The body does break down lectins in the stomach, but only about 95% of them. The other 5% enter the blood stream, travel to an organ system, and begin to attack it. Reducing your exposure to the particular lectins to which you are sensitive can therefore significantly reduce inflammation and disease risk. And it is your blood type that determines which lectins you are sensitive to.

The Impact for Us

Why does a group of agriculturalists who work in Hawaii concern itself with the blood type diet? We host guests and volunteers for work in Hawaii from all around the world. We preach the value of organic fruits and vegetables to our guests. And we concern ourselves with the health of the planet and the people. Learning about how and why certain blood types react to “healthy,” organic plant foods has been incredibly enlightening for us and is furthering our efforts to establish a healthy, sustainable lifestyle.

Type O

Type O’s are the modern day hunter-gatherers. They thrive on a diet of lean meat, poultry, fish and vegetables. They react negatively to beans, grains, and dairy, and have a tendency to convert carbohydrates to triglycerides and fat. Their strong stomach acid aids in the efficient digestion of meat. However, it may also contribute to their higher risk of stomach ulcers.

Because Type O’s were hunters, they had to have strong fight or flight responses.  O’s therefore produce a lot of adrenaline and are prone to hyperactivity, anger, mania, impulsivity, and addictive behavior. Blood Type O’s should practice regular exercise, limit grains, caffeine, and alcohol, and avoid sugar.

Type A

Blood Type A evolved at a time when game was becoming scarce. Sedentary agriculture became the most logical and reliable means of procuring adequate sustenance. They therefore thrive on a vegetarian diet of fruits, vegetables, legumes, and grains. They do not tolerate dairy well and should limit sugar and caffeine. Type A’s highly sensitive immune system may also react to tropical fruits (tough for those of us who work in Hawaii), certain nuts and legumes, and toxic additives. Blood Type A’s high risk for infection makes it essential for them to eat foods that will bolster their immunity.

Type A’s are prone to high cortisol levels and therefore benefit from gentle exercise and structured routine. They should avoid meat, as they have difficulty digesting animal protein and fat, although some chicken and turkey is permissible. Blood Type A’s should also prioritize frequent, small meals, sufficient sleep, and slow, mindful eating.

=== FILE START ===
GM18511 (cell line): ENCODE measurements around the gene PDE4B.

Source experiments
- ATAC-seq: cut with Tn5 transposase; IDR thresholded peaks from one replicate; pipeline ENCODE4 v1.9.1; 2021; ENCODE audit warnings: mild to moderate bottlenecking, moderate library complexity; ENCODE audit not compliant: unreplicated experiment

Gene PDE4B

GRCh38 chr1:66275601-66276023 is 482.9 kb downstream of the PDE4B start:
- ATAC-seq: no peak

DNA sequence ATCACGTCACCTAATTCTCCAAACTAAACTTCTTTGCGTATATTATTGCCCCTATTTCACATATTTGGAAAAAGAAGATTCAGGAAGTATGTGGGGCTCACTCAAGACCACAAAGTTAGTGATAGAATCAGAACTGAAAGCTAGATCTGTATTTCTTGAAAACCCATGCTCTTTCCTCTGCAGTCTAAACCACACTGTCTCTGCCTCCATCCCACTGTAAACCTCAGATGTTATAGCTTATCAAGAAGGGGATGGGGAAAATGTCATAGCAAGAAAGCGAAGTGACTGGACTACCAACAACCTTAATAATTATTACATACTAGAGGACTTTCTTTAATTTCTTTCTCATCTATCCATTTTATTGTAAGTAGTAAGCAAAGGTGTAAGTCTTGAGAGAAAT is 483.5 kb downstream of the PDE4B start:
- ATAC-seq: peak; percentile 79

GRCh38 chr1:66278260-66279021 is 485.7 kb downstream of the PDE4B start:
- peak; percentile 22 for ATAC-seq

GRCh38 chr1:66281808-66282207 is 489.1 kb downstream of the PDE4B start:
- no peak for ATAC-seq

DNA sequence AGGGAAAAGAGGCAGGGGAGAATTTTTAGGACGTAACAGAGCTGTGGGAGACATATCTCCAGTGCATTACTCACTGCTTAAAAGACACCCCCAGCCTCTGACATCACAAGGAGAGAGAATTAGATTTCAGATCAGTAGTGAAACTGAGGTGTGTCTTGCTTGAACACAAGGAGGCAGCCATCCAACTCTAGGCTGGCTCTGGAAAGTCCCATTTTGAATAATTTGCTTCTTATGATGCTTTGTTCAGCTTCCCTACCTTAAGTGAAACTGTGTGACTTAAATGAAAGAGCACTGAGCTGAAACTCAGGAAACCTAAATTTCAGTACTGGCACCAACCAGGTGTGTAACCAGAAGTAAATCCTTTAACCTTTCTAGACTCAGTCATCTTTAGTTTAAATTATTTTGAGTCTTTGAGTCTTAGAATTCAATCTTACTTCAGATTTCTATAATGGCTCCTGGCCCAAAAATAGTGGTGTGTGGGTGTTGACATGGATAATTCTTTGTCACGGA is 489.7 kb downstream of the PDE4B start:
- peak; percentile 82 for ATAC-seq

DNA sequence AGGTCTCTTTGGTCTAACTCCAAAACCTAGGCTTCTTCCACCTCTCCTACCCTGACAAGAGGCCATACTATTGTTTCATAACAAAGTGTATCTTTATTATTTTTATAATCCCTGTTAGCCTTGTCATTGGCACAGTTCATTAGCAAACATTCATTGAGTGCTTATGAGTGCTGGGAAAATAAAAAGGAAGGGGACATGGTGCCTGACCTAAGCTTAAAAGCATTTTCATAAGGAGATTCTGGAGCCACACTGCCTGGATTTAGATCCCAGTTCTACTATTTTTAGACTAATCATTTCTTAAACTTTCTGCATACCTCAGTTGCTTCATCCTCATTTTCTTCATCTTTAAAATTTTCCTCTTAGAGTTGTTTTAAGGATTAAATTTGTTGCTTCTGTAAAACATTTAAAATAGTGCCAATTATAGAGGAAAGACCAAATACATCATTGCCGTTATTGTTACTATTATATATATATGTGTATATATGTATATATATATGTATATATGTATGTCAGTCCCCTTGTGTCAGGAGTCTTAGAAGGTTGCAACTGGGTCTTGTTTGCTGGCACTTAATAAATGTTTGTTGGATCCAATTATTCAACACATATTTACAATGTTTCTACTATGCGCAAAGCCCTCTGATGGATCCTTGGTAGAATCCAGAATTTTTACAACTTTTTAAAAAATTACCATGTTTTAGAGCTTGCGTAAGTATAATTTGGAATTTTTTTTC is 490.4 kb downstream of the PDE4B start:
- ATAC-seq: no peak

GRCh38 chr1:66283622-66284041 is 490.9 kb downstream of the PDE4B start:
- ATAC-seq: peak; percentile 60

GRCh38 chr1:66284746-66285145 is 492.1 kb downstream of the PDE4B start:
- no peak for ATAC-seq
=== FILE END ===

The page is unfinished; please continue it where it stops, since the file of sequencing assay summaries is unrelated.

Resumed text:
Type B

Blood Type B developed in the Himalayan highlands of current day India and Pakistan. Type B’s are descended from the Mongolian tribes who occupied that territory. As these tribes depended upon domesticated and herding animals for food, Type B tends to tolerate meat well. However, Type B’s should avoid chicken, which is high in a lectin that their bodies tend to react to. They should also consume red meat, eggs, low fat dairy, and vegetables. They should avoid lentils, tomatoes, peanuts, sesame, wheat, buckwheat, and corn.

Type B’s do have a sensitive stress response, but they tend to be more adaptable than A and O types. That’s because B’s are able to rapidly clear nitric oxide from bodily cells. Nonetheless, stress reduction is a critical component of a healthy B lifestyle, as is aerobic exercise. A balanced routine incorporating the former and latter can reduce their vulnerability to insomnia, depression, insulin resistance, and hypothyroid.

Type AB

Blood Type AB is unique in that it actually evolved from the intermingling of Type A and Type B people. Type AB’s therefore possess qualities characteristic of both blood types. They tolerate tofu, seafood, dairy, and green vegetables well. However, they should avoid caffeine, alcohol, and smoked or cured meats due to the weak stomach acid they inherited from their Type A ancestors.

Exercise is essential for Type AB’s, who tend to produce a lot of adrenaline. AB’s also tend toward emotional instability and internalization. They should therefore avoid competitive environments, take care to release their emotions, engage in creative activities, set goals and deadlines, and deliberately work to balance social and alone time.

Subscribe To Our Newsletter


News, videos, updates, and way more helpful and valuable information about farming, agriculture, cooking and community living!

You have Successfully Subscribed!